Online teaching

I think I survived my first foray into online teaching Wednesday night when I gave my lecture on “Working in and Understanding Original Records” as the third presentation in the NEHGS Online Course “Researching New England,” a fee-based program open to NEHGS members.[1] The course began on July 5, with David Dearborn’s class on “Settlement of New England”; then, on July 12, Lindsay Fulton gave the second class on “Seventeenth-century Published Resources.” The two classes after me are by David Lambert, “Researching Colonial and Revolutionary War Soldiers” on July 26, and Chris Child, “Thinking Outside the Box: Breaking Down Brick Walls in Early New England” on August 2.

I think mine went pretty well considering that it has been a long time since I’ve prepared a lecture in-depth on a complex subject, that I have not made any similar presentations in perhaps a couple of decades, and that I’ve never given an online presentation. Fortunately, my hand was kindly held by Ginevra Morse, our Director of Education and Online Programs, who walked me through a rehearsal as well as the live presentation.

It’s exhausting for someone like me who does not regularly lecture and weird because I don’t see the audience and they don’t see me (probably best for all concerned), so it is hard to judge when their eyes begin to glaze over. In real life presentations you have the opportunity, at least, to adjust for such situations. I am going to need more rest before I watch the video and begin to dissect how I might improve, but if you were a participant in the class, suggestions are always welcome.

In real life presentations you have the opportunity, at least, to adjust...

I also have not done much in “chat” format. There were three question-and-answer periods during the hour-and-a-half-session where listeners could type questions in the chat. I did pretty well, although I got stumped a couple of times – which just means that there will be upcoming Vita Brevis posts on such things as resources for seventeenth-century handwriting and the Massachusetts Judicial Archives.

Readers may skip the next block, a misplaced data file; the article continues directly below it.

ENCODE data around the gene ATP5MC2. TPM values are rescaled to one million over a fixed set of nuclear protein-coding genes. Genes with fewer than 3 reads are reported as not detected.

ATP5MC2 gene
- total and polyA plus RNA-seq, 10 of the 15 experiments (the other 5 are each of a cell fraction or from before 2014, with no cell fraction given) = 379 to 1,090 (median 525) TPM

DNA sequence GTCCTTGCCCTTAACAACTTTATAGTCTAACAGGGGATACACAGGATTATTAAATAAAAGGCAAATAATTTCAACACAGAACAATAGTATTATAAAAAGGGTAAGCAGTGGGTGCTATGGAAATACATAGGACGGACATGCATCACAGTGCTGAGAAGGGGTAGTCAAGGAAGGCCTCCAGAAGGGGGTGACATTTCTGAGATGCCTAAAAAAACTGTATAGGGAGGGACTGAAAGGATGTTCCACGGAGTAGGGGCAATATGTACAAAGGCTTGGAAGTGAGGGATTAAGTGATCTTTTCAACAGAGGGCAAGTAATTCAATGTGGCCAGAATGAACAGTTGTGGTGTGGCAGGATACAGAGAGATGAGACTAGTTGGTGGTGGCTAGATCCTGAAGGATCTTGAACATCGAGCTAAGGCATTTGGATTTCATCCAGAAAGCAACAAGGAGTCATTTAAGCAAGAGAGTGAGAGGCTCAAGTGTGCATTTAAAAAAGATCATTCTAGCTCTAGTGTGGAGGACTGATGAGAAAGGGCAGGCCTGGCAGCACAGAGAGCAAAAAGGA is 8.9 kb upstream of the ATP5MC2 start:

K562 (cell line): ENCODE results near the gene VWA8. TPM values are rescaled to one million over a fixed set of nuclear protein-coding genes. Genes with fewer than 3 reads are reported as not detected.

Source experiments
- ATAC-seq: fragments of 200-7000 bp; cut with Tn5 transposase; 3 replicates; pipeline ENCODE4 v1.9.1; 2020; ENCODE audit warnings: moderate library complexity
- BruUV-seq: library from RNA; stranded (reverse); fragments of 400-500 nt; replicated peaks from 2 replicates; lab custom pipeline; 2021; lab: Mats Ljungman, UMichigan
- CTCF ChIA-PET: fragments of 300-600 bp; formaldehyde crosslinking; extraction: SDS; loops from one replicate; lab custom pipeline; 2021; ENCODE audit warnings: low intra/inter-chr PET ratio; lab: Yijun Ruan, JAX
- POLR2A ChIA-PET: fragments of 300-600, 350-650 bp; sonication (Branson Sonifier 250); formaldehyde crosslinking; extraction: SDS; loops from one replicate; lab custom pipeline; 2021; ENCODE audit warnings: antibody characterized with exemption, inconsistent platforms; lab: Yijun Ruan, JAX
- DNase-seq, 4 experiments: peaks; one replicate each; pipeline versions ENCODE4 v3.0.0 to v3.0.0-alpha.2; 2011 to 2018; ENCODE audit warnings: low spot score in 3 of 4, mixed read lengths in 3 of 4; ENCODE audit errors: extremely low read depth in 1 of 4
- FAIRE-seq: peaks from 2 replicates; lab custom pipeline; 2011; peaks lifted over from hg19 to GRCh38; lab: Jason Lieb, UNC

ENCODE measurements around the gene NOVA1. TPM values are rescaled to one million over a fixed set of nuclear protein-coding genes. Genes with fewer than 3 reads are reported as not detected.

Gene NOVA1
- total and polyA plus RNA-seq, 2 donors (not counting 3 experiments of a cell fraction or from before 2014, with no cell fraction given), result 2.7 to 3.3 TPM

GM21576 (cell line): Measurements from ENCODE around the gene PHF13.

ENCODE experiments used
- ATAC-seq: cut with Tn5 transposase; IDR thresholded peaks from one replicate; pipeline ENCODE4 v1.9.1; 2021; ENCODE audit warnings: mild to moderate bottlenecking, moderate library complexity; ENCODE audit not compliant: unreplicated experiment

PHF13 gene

I do have to admit that giving a lecture from my living room in Plymouth on a Wednesday night at 6:00, rather than having to get myself in and out of Boston, is delightful. Perhaps this online stuff was really invented for old broads like me.


[1] Members can still register for the course through August 1; recorded versions of the earlier segments are available for viewing.

Alicia Crane Williams

About Alicia Crane Williams

Alicia Crane Williams, FASG, Lead Genealogist of Early Families of New England Study Project, has compiled and edited numerous important genealogical publications including The Mayflower Descendant and the Alden Family “Silver Book” Five Generations project of the Mayflower Society. Most recently, she is the author of the 2017 edition of The Babson Genealogy, 1606-2017, Descendants of Thomas and Isabel Babson who first arrived in Salem, Massachusetts, in 1637. Alicia has served as Historian of the Massachusetts Society of Mayflower Descendants, Assistant Historian General at the General Society of Mayflower Descendants, and as Genealogist of the Alden Kindred of America. She earned a bachelor’s degree from the University of Connecticut and a master’s degree in History from Northeastern University.View all posts by Alicia Crane Williams